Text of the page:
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Oxidative Medicine and Cellular Longevity
Volume 2016 (2016), Article ID 7469326, 8 pages
Review Article

Nrf2 Is an Attractive Therapeutic Target for Retinal Diseases

1Daiichi Sankyo Co., Ltd., 1-2-58 Hiromachi, Shinagawa-ku, Tokyo 140-8710, Japan
2Asubio Pharma Co., Ltd., 6-4-3 Minatojima-Minamimachi, Chuo-ku, Hyogo 650-0047, Japan

Received 20 July 2016; Revised 7 September 2016; Accepted 21 September 2016

Academic Editor: Takeshi Matsugi

Copyright © 2016 Yasuhiro Nakagami. This is an open access article distributed under the Creative Commons Attribution License, which permits unrestricted use, distribution, and reproduction in any medium, provided the original work is properly cited.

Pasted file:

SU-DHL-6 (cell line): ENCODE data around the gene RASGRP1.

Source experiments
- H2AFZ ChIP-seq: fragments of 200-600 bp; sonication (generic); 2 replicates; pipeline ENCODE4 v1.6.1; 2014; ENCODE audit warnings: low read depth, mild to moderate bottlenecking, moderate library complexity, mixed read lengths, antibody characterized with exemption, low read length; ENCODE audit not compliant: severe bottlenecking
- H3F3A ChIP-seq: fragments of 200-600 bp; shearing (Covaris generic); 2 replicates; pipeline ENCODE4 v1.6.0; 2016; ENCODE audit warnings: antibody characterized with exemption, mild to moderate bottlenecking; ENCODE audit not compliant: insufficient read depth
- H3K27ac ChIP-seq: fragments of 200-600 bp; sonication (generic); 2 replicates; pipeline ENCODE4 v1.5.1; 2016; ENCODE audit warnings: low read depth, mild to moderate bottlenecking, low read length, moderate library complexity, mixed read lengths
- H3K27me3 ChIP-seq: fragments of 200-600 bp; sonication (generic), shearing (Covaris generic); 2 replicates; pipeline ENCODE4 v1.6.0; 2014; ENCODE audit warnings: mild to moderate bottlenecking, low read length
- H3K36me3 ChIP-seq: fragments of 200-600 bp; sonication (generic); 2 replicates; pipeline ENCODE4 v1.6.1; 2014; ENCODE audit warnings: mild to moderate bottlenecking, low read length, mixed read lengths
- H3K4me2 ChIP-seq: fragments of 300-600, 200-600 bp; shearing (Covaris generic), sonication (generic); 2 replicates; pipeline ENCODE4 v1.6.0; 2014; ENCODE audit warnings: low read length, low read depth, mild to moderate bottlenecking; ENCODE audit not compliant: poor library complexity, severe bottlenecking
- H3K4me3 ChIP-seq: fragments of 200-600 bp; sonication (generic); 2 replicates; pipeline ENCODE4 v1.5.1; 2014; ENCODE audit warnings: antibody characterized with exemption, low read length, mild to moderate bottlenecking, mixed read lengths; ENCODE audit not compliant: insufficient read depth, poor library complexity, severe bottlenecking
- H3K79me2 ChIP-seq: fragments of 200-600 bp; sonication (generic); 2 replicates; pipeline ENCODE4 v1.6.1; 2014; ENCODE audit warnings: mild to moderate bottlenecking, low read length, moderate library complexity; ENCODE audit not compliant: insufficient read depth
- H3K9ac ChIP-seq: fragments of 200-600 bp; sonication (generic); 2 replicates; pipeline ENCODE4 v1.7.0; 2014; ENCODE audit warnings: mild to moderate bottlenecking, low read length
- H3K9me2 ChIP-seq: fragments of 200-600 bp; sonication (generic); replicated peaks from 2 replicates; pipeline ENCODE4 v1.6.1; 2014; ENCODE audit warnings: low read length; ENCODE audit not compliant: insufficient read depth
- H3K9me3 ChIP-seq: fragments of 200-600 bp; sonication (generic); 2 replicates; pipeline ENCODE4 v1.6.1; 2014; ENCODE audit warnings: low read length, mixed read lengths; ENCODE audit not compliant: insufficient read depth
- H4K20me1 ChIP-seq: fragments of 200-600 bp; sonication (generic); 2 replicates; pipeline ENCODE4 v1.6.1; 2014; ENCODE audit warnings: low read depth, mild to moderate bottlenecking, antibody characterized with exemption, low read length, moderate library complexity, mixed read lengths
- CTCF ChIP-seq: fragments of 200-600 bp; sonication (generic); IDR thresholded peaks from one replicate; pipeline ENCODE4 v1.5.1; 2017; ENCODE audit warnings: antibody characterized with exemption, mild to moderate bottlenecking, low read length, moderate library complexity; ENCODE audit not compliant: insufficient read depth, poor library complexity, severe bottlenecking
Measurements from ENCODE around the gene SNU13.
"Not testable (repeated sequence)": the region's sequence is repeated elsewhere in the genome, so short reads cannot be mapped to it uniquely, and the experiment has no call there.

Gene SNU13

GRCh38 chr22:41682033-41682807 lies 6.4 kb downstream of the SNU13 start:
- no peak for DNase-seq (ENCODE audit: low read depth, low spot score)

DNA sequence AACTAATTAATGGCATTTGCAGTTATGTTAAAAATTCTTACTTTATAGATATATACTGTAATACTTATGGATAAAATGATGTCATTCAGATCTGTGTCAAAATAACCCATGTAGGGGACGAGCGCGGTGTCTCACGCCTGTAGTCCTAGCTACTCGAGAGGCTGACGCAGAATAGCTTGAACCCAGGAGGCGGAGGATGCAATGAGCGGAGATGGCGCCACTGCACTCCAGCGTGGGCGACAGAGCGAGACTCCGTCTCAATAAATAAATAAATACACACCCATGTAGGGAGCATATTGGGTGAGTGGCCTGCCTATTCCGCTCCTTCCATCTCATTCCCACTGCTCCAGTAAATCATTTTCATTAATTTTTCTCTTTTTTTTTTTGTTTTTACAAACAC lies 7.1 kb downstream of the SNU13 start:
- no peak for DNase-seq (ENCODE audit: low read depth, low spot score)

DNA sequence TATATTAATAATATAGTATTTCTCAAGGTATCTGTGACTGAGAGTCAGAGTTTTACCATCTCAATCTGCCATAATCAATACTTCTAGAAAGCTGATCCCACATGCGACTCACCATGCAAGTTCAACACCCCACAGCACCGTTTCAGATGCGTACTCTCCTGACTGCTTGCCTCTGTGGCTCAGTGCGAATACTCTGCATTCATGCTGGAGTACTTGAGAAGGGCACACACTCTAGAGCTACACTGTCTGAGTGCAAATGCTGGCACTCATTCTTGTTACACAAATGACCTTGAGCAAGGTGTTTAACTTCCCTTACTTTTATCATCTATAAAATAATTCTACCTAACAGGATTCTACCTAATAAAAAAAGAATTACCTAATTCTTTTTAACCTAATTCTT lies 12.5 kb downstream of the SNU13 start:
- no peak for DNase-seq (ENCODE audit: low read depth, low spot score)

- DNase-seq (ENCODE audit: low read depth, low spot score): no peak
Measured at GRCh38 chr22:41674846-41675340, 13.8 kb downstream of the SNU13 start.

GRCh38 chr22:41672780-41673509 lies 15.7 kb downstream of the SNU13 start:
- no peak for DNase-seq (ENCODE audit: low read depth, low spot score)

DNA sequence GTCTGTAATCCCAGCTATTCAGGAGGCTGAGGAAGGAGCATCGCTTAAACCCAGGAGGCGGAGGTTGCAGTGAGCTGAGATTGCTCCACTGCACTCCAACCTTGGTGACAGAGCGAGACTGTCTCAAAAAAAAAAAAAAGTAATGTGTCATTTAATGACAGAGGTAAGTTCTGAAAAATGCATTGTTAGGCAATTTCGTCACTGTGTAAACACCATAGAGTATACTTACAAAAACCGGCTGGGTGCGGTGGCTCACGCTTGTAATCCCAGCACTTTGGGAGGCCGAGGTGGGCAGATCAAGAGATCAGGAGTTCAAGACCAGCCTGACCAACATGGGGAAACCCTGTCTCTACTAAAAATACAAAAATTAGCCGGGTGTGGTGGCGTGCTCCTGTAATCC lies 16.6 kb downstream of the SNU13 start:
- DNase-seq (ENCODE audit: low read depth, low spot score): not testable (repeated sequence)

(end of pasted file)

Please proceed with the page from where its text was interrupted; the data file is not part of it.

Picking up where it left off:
Nuclear factor erythroid 2-related factor 2 (Nrf2) is a redox-sensitive transcription factor that binds to antioxidant response elements located in the promoter region of genes encoding many antioxidant enzymes and phase II detoxifying enzymes. Activation of Nrf2 functions is one of the critical defensive mechanisms against oxidative stress in many species. The retina is constantly exposed to reactive oxygen species, and oxidative stress is a major contributor to age-related macular diseases. Moreover, the resulting inflammation and neuronal degeneration are also related to other retinal diseases. The well-known Nrf2 activators, bardoxolone methyl and its derivatives, have been the subject of a number of clinical trials, including those aimed at treating chronic kidney disease, pulmonary arterial hypertension, and mitochondrial myopathies. Recent studies suggest that Nrf2 activation protects the retina from retinal diseases. In particular, this is supported by the finding that Nrf2 knockout mice display age-related retinal degeneration. Moreover, the concept has been validated by the efficacy of Nrf2 activators in a number of retinal pathological models. We have also recently succeeded in generating a novel Nrf2 activator, RS9, using a biotransformation technique. This review discusses current links between retinal diseases and Nrf2 and the possibility of treating retinal diseases by activating the Nrf2 signaling pathway.